South Sudan Health Sector in Post-Conflict Era: Challenges and Pitfalls

129480134PERTH, Australia - One of the fundamental challenges in nations emerging from war is their relative lack of capacity to institute or re-establish legitimacy, stable and efficient government institutions. Post-conflict reconstruction efforts are instrumental in helping these countries accomplish a successful transition from war to peace, and form self-sustaining state institutions capable of providing essential services to their citizens.

As the Republic of South Sudan (RSS) is at its infancy as a new born nation, setting its feet on post-conflict development remains a major challenge due to meager resources and inadequate skilled workforce – a typical situation that faces all post-conflict states, particularly in developing countries. As such, one must acknowledge that development in RSS is a challenging role that requires concerted efforts by all citizens.

The Republic of South Sudan is a two year old nation that seceded from the Republic of Sudan following a 2005 Comprehensive Peace Agreement (CPA) and a January 9, 2011 referendum exercise that culminated in the birth of the RSS on July 9, 2011. The Sudan which was the largest country in Africa before her divorce had suffered from one of the most protracted civil war in the continent. Given its protracted periods of conflict, in which an estimated two million lives were lost, and decades of underdevelopment, South Sudan has remained one of the most devastated nations, having one of the world highest infant mortality rates and of maternal death in childbirth. All health infrastructures and systems were severely destroyed as the southern region was the battle ground for both forces. However, eight years (2005 to 2013) from self autonomy through referendum and subsequent declaration of nationhood in 2011 have contributed nothing much than an absolute failure in re-establishing the once ravaged system during years of conflict despite the multi-donor and local funds committed to revive health sector. It’s this that the region is currently plagued by all kinds of infectious diseases that are both preventable and treatable, as well, as non-communicable diseases.

South Sudan government is one of the world’s largest but most ineffective government, mostly composed of weak self-proclaimed elite (aka liberators turned politicians) who lack technical capacity, mired in corruption, and beleaguered in instituting legitimacy in the face of its poor and helpless citizens who also lack skills and proper education, making it harder for them to search for jobs in the corrupt markets. Most officials in South Sudan are not accustomed to democracy and criticism and habitually harbour war and or guerilla mentality.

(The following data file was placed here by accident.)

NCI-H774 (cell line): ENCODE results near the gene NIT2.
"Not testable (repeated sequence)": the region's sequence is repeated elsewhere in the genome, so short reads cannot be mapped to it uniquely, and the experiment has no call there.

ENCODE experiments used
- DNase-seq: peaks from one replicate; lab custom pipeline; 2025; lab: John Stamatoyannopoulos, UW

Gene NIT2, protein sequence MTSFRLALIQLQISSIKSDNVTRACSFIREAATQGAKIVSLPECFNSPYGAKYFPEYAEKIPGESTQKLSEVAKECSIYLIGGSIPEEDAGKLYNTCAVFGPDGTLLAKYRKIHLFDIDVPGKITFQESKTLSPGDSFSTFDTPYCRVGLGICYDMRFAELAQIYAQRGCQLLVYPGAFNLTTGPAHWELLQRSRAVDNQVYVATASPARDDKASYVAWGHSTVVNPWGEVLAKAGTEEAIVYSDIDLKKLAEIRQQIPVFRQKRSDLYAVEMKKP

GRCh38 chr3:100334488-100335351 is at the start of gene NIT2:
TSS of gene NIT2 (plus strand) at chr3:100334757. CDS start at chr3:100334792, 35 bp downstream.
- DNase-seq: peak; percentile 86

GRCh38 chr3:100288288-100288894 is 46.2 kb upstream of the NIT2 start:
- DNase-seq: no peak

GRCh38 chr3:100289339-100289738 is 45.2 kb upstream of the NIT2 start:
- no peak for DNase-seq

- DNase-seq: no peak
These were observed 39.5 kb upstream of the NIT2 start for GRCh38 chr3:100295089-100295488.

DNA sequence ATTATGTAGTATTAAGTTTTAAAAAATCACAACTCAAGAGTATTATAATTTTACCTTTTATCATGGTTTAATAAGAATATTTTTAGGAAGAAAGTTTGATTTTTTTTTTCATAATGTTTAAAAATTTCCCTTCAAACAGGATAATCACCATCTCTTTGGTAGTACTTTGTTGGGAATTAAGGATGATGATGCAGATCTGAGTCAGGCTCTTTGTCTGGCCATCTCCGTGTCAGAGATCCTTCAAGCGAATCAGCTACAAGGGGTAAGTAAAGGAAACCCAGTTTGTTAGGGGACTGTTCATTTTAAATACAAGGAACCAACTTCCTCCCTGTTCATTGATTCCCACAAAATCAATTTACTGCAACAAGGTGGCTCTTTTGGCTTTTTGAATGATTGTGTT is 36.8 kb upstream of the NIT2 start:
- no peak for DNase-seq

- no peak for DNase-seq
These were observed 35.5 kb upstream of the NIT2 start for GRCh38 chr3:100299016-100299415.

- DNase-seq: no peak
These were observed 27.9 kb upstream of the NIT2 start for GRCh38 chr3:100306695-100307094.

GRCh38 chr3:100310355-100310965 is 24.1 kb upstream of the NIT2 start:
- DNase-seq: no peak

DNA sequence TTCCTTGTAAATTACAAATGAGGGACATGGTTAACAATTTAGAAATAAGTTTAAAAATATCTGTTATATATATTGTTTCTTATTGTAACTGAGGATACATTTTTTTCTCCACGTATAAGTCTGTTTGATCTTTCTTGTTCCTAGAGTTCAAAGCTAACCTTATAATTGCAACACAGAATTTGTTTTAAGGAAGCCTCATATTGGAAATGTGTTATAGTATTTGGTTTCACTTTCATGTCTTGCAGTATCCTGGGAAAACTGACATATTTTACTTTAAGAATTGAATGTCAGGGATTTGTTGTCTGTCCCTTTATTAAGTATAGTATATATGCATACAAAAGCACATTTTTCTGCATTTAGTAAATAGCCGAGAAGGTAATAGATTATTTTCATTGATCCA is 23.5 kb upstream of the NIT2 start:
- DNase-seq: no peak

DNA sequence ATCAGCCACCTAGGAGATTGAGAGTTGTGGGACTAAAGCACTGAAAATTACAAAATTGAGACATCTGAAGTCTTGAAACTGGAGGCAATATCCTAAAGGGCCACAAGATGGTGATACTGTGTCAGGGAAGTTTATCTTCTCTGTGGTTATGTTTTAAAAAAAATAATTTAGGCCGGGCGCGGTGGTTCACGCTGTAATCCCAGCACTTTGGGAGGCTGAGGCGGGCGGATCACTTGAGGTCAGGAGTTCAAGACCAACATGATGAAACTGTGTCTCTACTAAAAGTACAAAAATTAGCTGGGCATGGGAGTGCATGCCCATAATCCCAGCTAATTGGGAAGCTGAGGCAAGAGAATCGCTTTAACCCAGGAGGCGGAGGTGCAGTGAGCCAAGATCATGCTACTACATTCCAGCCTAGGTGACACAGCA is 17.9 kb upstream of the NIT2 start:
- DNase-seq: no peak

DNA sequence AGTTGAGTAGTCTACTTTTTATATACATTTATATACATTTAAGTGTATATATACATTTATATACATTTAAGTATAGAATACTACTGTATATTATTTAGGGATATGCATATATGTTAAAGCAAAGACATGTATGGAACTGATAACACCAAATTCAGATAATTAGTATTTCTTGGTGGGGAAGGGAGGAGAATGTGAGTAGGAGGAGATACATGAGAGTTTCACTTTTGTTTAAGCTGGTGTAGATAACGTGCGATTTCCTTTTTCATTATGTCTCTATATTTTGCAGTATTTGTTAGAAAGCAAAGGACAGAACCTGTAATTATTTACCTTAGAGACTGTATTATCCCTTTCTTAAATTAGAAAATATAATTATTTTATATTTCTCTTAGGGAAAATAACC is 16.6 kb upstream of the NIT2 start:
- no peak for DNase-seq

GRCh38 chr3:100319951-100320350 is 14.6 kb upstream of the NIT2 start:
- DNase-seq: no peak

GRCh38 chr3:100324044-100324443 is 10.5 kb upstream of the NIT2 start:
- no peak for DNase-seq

Presently, medical personnel, public servants, journalists, human right activists and other professional groups often complain of endemic harassment from government’s undisciplined security agents. Despite billions of dollars lost in merciless corruption, no official has ever been prosecuted given its weakest judiciary system. However, recently, His Excellency General Salva Kiir Mayardit suspended two ministers in the wake of another money scandal. The duo – his minister of cabinet affairs Hon. Deng Alor Kuol and the minister for finance and economic planning, Hon. Kosti Manibe Ngai were caught red handed in an attempt to empty government’s coffers in the face of failing economy, claiming they were following directive requiring them to purchase “anti-fire safes”. Pathetic! How would you focus on purchasing fire equipment when the vulnerable populations such as pregnant mothers, infants, elderly and people with immunosuppression are dying in the mainstream hospitals and local health centres? Is fire really a threat in South Sudan that it warrants such a big spending? How many people have died due to fire in South Sudan compared to that of infectious and non-communicable diseases? Can we afford to think of purchasing “anti-fire safes” at a cost of USD 7, 959, 400 while ignoring dying patients, endemic poverty, unsafe drinking water etc and not even a support in preventive health services? We are truly done in the hands of thieves.

The minister of health, Dr. Michael Milly Hussein, a ‘Stone Age’ doctor inherited from Khartoum system since elected to the ministry of health had no idea on what to start on. In 2012, his undersecretary of health blatantly lamented lack of statistics on mental health situation in South Sudan health system. How would they claim of delivering equitable health services to all South Sudanese when no basic statistics are available in order to prioritise urgent and needy conditions? This is to mention a few who extremely demonstrated failure within health systems in South Sudan.